Hong Kong Handover
On 30 June 1997, a cloudy and rainy day, Chris Pattern, the 28th Governor of Hong Kong moved out of the Government House as part of the Handover process.
The Handover Ceremony was held in the new Hong Kong Convention and Exhibition Centre. British and Chinese delegations as well as the media had arrived in Hong Kong to attend the ceremony. The British delegation included Prince Charles, Prime Minister Tony Blair, Foreign Secretary Robin Cook, and of course Chris Patten.
The People’s Republic of China was represented by President Jiang Zemin, Prime Minister Lee Peng, and Foreign Minister Qian Qichen.
The area around the Convention Centre as well as large parts of the city was crowded with journalists, Hong Kong residents as well as tourist from all over the world arriving to witness the historical event. Also present were activists championing their causes.
The count down
At about 8 PM, the public was treated to a fire works display over the Victoria Harbor. Crowds of tourists and locals turned out at the harbor to admire the fireworks while the media began interviewing people for their thoughts of the handover and the future of Hong Kong.
The Handover Ceremony began with the British and Chinese representatives giving speeches leading to the formal handover at midnight. The British flag was lowered for the last time and at the stroke of midnight, police all over Hong Kong changed their Colonial insignia to a new one representing Hong Kong as the Special Administrative Region (SAR) 香港特別行政區of People’s Republic of China.
Chris Pattern who was appointed as the Governor by the British Government became the last Governor of Hong Kong and Tung Chee Hwa became the first Chief Executive of Hong Kong SAR.
Hong Kong ceased to be a British Colony. The handover event was watched by Chinese crowds in Tian An Men in Beijing and also Chinese migrants in the London Chinatown.
Hong Kong Handover opportunities
While the government prepared for the handover, entrepreneurs were also busy at work. Almost all businesses in Hong Kong were offering some sort of Handover related souvenirs. Popular souvenirs include Handover T Shirts, watches, bags and toys. Perhaps the most interesting souvenir was a “Canned Colonial Air” advertised as “The Gasp of an Empire”.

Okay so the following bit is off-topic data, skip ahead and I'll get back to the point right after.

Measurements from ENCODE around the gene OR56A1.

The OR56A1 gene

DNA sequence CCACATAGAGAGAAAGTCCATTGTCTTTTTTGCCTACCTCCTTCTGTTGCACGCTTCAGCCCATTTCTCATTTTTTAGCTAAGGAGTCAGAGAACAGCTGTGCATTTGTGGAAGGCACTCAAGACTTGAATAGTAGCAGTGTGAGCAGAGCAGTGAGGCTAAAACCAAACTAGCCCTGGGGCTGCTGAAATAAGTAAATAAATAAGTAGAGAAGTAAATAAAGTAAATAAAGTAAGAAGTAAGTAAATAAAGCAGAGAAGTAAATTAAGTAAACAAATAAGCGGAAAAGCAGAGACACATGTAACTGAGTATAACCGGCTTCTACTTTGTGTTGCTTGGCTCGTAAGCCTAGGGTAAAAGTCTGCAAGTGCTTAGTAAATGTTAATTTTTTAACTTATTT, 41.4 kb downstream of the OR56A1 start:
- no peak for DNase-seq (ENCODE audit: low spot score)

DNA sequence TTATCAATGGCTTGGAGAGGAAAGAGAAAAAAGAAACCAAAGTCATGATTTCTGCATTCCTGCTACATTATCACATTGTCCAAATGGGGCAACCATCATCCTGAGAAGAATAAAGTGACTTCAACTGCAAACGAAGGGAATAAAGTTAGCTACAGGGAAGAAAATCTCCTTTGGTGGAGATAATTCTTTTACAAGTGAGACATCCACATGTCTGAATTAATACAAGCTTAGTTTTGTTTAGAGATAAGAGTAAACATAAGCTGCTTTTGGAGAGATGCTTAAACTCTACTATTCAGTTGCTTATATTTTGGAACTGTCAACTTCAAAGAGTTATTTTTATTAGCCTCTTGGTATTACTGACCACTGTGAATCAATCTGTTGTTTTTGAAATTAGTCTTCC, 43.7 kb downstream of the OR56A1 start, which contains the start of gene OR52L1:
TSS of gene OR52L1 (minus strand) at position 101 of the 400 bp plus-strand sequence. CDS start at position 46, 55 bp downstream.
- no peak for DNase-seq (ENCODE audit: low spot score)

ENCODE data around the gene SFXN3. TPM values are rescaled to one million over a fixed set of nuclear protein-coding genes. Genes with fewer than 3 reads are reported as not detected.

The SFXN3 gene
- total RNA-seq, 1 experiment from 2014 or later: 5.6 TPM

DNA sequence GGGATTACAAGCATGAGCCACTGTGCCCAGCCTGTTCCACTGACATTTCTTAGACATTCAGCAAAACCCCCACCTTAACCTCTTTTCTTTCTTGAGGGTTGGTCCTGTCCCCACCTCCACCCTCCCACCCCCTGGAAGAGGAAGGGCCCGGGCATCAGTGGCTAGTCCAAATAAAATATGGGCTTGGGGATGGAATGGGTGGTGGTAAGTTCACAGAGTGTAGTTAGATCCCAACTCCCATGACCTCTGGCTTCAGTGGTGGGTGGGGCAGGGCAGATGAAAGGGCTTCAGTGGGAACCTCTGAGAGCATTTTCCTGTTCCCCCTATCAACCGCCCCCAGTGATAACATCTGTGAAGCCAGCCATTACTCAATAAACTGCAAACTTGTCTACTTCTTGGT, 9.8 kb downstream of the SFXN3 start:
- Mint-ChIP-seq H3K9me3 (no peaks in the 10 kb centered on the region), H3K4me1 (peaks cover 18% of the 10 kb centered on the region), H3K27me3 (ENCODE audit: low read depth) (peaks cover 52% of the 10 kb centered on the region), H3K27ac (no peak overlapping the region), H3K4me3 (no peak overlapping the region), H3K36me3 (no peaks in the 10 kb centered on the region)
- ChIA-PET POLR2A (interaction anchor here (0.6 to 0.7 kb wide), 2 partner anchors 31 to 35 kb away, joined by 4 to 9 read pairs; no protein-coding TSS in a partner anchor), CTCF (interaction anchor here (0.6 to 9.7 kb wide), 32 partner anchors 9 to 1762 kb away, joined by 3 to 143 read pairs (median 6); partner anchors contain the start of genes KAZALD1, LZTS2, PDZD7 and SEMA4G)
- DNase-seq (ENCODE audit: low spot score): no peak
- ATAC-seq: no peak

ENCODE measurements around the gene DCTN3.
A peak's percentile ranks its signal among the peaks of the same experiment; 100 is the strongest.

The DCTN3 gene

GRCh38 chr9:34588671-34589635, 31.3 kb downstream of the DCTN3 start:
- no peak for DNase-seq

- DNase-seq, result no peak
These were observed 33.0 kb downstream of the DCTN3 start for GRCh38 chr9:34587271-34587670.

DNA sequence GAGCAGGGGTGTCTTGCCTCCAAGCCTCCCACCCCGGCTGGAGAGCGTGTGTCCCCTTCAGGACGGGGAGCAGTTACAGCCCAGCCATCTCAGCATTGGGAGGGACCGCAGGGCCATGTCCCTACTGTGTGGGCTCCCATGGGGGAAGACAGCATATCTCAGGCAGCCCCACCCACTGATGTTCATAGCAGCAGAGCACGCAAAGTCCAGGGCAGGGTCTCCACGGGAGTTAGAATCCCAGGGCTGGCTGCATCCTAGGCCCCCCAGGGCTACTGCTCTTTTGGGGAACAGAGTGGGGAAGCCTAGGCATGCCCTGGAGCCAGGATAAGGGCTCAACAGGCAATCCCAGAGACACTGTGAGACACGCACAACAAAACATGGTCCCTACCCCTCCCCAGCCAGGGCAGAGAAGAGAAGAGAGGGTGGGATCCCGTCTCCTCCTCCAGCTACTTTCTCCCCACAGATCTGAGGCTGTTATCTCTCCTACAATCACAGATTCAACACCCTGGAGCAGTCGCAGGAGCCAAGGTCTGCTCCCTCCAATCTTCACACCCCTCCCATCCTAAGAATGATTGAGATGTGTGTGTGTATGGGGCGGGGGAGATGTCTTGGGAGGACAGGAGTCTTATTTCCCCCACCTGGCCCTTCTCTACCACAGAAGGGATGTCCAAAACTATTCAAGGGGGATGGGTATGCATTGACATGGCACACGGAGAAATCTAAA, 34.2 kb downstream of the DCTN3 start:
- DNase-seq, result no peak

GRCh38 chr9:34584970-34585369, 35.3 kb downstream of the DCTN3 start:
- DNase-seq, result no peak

The Hong Kong Tourist Association promoted the Handover as a historical event to tourists and launched a “100 days of wonders” campaign. A certificate was offered to tourists for visiting Hong Kong during this period. Hotel rate rose dramatically as they anticipated large numbers of in coming tourists. This made perfect sense since the Handover Ceremony had a public dimension as well.
The Hong Kong Handover marked the end of British Imperialism in Asia and was an excellent opportunity for both sides to close an unfortunate chapter in history that was driven by gunboat diplomacy and by the sale of opium.
Unfortunately, Prince Charles, heir to the British throne, who attended the Handover ceremony, described the Chinese leaders at the ceremony as “appalling old waxworks” among other things in his journal entry titled “The Handover of Hong Kong or the Great Chinese Takeaway”.
Eight years later, his journal was published in the British press. The prince made history when he took his first legal action in UK to sue the press for publishing his journal.
The Hong Kong Handover was supposed to end a chapter in history but in the end, the prince who thought it was a Great Chinese Takeaway created a new chapter in history with his Great Giveaway.